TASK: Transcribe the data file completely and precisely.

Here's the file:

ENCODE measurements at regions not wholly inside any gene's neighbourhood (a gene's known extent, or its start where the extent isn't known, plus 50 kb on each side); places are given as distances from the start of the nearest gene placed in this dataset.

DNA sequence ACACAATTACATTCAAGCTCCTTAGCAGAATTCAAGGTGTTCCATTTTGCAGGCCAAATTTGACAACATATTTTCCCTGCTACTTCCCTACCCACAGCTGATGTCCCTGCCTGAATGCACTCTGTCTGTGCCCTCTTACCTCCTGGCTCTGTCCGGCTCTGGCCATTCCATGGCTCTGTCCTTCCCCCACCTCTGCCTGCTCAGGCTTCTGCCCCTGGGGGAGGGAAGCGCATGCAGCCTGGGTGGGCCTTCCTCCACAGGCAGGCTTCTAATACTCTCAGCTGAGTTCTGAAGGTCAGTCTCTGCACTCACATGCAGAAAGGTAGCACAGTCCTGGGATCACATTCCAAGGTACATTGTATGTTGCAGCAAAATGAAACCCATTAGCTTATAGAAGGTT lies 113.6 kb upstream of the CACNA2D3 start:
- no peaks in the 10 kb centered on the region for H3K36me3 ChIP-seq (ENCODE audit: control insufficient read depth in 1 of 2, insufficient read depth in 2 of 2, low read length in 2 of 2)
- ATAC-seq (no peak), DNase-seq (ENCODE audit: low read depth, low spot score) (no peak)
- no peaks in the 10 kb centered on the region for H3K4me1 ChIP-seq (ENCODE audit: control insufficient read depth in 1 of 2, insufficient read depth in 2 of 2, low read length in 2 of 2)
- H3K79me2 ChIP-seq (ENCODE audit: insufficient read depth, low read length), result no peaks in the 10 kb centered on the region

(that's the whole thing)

ENCODE measurements at regions not wholly inside any gene's neighbourhood (a gene's known extent, or its start where the extent isn't known, plus 50 kb on each side); places are given as distances from the start of the nearest gene placed in this dataset.

DNA sequence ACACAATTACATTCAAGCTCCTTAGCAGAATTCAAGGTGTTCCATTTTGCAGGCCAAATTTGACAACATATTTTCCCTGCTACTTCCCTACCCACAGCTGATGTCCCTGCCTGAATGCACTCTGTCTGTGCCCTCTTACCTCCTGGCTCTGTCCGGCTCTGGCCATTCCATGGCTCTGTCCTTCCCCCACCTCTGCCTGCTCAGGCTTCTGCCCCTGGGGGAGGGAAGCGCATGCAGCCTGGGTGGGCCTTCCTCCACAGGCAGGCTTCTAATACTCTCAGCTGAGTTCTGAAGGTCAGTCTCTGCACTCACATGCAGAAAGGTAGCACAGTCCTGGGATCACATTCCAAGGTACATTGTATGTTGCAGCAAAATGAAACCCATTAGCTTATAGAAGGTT lies 113.6 kb upstream of the CACNA2D3 start:
- no peaks in the 10 kb centered on the region for H3K36me3 ChIP-seq (ENCODE audit: control insufficient read depth in 1 of 2, insufficient read depth in 2 of 2, low read length in 2 of 2)
- ATAC-seq (no peak), DNase-seq (ENCODE audit: low read depth, low spot score) (no peak)
- no peaks in the 10 kb centered on the region for H3K4me1 ChIP-seq (ENCODE audit: control insufficient read depth in 1 of 2, insufficient read depth in 2 of 2, low read length in 2 of 2)
- H3K79me2 ChIP-seq (ENCODE audit: insufficient read depth, low read length), result no peaks in the 10 kb centered on the region